It does encapsulate the phenomenon spawned by the 2011, long-debunked paper by Aris and LeBlanc, claiming to detect the BT protein (presumably from transgenic crops, but that control was never done) in fetuses and pregnant mothers. There have been a number of brilliant discussions of why this work is not credible, posted here, here, here. here and here. I even discussed it here.
One of them is from New Zealand and the other from a French dude, two classes typically not immediately disqualified as corporate lackeys.
But those facts don't get in the way of GMO Free USA, a group that latches on to any report it can manipulate, regardless of its authenticity or scientific rigor.
Despite all of the well-constructed criticisms, they still promote the work as conclusive evidence of transgenic crop harm. Isn't that deceptive?
Why hasn't further research been done? Because the first research was trash. No reputable scientist would waste their time and wreck their reputation chasing this nonsense.
Again, this is the attempt to persuade the middle, frighten mothers away from perfectly safe food by using such imagery and (now well-debunked) claims.
That should mean something. If Aris and LeBlanc's claims were real, they would have published the follow up in 2012, maybe two more in 2013, and by now would have a complete dossier of how these proteins moved from corn to fetus, and how the corn consumed was different than the BT used on organic crops. We'd know if there were biological consequences too. Other research groups would repeat and expand the study from the crop science and human health side.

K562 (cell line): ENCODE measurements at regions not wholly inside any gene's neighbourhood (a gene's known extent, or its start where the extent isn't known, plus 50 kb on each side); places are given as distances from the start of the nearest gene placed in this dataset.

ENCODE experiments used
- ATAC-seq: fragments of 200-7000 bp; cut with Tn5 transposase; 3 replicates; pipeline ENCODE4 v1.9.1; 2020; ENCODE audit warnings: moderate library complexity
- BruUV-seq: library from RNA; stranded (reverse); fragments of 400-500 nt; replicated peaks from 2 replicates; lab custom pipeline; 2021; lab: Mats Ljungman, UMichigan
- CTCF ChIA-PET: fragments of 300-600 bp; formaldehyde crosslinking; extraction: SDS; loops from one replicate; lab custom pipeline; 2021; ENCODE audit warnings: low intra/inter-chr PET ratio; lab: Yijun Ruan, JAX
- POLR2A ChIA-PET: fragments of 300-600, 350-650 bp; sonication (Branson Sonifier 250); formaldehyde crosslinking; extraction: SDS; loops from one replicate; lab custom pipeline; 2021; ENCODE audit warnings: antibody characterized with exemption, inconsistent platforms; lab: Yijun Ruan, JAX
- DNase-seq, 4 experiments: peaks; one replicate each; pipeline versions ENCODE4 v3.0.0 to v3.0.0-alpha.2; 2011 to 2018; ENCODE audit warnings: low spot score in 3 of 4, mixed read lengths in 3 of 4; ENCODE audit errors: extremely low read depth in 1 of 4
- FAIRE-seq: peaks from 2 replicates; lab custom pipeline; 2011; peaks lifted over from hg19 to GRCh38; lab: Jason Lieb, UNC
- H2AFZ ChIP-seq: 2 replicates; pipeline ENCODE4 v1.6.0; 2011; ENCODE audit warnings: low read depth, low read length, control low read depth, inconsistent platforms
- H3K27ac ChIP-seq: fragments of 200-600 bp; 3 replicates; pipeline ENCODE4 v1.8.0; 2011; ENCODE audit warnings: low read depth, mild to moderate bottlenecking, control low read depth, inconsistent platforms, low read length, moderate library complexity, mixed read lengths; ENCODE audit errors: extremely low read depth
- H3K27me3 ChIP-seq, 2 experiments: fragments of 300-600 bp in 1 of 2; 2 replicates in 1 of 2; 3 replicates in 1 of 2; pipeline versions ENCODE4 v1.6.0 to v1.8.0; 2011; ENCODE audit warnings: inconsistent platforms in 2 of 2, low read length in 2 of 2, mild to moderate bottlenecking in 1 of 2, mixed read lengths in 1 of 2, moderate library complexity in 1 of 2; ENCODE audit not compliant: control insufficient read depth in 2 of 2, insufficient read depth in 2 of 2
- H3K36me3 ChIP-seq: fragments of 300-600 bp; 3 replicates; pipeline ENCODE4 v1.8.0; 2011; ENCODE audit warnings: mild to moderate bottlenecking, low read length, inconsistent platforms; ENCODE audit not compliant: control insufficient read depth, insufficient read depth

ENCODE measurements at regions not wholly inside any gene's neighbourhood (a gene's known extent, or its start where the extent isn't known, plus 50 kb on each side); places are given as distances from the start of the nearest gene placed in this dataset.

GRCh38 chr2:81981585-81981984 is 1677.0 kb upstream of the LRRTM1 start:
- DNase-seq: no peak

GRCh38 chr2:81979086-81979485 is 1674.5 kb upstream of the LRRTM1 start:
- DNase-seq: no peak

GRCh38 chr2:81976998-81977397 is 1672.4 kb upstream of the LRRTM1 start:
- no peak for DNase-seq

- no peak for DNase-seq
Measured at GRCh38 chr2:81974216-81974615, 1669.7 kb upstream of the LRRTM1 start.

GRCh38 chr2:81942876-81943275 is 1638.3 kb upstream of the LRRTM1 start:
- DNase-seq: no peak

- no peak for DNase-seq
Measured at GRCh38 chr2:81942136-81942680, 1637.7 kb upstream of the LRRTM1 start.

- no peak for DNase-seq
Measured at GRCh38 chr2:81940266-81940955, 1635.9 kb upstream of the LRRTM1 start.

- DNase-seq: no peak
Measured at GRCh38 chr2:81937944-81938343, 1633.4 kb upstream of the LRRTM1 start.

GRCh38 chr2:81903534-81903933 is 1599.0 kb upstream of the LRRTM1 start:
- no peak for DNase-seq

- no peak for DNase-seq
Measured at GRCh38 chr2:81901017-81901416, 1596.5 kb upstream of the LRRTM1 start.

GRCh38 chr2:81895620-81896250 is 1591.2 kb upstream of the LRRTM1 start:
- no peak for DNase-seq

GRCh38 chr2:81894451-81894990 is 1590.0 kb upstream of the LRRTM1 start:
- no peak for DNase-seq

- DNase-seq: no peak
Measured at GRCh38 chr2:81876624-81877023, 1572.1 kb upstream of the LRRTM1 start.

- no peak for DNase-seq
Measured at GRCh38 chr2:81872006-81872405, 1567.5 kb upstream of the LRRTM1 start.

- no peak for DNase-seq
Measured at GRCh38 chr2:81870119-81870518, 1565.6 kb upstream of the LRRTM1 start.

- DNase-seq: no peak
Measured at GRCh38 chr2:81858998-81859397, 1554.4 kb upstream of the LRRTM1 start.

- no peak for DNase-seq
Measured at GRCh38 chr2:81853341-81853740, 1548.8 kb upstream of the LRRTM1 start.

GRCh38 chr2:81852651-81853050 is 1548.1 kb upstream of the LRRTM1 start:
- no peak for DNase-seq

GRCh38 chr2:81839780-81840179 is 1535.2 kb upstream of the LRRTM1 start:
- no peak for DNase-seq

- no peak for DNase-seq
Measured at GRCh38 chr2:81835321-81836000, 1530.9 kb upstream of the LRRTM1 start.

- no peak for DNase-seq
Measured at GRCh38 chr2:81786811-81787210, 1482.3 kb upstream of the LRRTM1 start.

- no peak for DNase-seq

But when the first work was incredibly flawed and over-interpreted, its death on the science vine is precisely consistent with the typical resting place for work that should have been more carefully reviewed and never published. The paper could have been published, but should have said, "No clear evidence of Bt using this method." That's what the data presented tell us.
Since it was published as an alarmist, over-interpreted work, it now is dead to scientists, but alive and screaming in activist circles, where people believe first, and ask hard science questions, well, never.
And what does the internet say? On sensationalist websites science takes a back seat to vivid imagery of poisoned babies, where the intention is to frighten mothers away from perfectly safe food.
Some fantasies last a long time. Worse, they still are used to trick others. Goebbels knew that propaganda was an important tool, that continued repetition of a falsehood had the potential to cement the lie in common vernacular. GMO Free USA and others know that. Dr. Chuck Benbrook even reported the "umbilical cord" findings in a testimony to the Pennsylvanian House of Representatives Ag Committee on October 6, 2014.
Why do people still believe it? It reinforces what they want to believe, that safe biotechnology, used for almost 20 years now, is somehow harming us. They exploit the vivid imagery of poisoned babies to emotionally propagate that falsehood, and hopefully scare mothers, with often limited food resources, away from safe and affordable food.